Hi everyone. My friend has showed me how to solve this particular problem (attached picture) and the solution (also attached) is, apparently, pretty simple. Despite that, I don't understand why the indefinite integral of ex is still ex. Aren't you supposed to add 1 to the exponent and then put that same value on the denominator? I don't get why its integral is the same... Please clear my confusion.

Thank you very much for your help!

Originally Posted by kaonashi
Hi everyone. My friend has showed me how to solve this particular problem (attached picture) and the solution (also attached) is, apparently, pretty simple. Despite that, I don't understand why the indefinite integral of ex is still ex. Aren't you supposed to add 1 to the exponent and then put that same value on the denominator? I don't get why its integral is the same... Please clear my confusion.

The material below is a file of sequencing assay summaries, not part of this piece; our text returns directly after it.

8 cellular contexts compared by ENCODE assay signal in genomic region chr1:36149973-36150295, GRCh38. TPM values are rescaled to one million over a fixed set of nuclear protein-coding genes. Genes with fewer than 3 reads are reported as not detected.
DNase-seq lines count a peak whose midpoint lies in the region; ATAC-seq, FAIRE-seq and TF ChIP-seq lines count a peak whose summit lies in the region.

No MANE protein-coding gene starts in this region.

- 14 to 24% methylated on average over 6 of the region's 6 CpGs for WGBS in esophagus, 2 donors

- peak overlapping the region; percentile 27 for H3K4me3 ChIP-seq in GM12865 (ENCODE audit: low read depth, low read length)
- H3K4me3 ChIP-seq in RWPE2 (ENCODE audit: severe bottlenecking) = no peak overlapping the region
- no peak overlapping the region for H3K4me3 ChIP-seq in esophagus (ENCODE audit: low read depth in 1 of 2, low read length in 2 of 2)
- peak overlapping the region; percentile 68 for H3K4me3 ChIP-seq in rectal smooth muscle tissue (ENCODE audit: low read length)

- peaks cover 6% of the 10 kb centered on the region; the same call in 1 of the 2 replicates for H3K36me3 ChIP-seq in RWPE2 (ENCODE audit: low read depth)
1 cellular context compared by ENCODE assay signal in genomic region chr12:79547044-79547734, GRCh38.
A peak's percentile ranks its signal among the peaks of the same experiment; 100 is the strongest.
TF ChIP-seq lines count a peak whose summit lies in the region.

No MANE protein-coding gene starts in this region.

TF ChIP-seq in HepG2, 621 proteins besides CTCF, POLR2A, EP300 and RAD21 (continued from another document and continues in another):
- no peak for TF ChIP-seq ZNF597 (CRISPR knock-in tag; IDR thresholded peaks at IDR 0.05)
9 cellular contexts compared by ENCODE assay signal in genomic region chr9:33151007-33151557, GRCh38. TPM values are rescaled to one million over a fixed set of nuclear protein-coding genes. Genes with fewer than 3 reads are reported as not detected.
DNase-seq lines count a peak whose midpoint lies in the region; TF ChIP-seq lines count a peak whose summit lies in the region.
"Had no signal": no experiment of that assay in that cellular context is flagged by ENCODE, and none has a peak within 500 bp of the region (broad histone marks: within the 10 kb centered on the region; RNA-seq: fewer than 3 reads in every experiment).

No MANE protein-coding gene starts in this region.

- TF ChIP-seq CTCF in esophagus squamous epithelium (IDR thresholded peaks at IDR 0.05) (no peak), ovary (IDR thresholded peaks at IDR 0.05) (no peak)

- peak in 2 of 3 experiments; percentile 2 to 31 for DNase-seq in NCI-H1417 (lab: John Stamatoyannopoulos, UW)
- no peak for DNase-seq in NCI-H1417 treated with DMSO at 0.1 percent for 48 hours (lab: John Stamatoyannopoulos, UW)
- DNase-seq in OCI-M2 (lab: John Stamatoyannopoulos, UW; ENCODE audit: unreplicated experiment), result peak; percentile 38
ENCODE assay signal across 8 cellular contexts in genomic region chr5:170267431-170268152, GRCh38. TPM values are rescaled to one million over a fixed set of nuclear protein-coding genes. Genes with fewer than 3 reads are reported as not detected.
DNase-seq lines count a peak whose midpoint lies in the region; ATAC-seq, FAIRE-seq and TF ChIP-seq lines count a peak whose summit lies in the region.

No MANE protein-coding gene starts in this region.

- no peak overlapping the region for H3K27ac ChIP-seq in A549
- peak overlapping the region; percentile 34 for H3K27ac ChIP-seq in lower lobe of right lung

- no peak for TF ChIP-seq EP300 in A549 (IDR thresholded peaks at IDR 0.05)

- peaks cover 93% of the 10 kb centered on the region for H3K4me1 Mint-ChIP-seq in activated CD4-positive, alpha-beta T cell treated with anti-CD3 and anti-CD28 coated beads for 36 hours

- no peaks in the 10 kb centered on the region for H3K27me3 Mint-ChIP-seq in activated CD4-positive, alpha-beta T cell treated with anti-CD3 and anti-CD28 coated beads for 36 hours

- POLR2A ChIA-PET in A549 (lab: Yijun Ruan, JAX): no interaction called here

Surely you know the the derivative of $e^x$ is $e^x~?$
Therefore $\int {{e^x}dx} = {e^x}$

Moreover, $\displaystyle\int_a^b {{e^{x + c}}dx} = {e^c}\int_a^b {{e^x}dx} = {e^c}\left( {{e^b} - {e^a}} \right) = \left( {{e^{b + c}} - {e^{a + c}}} \right)$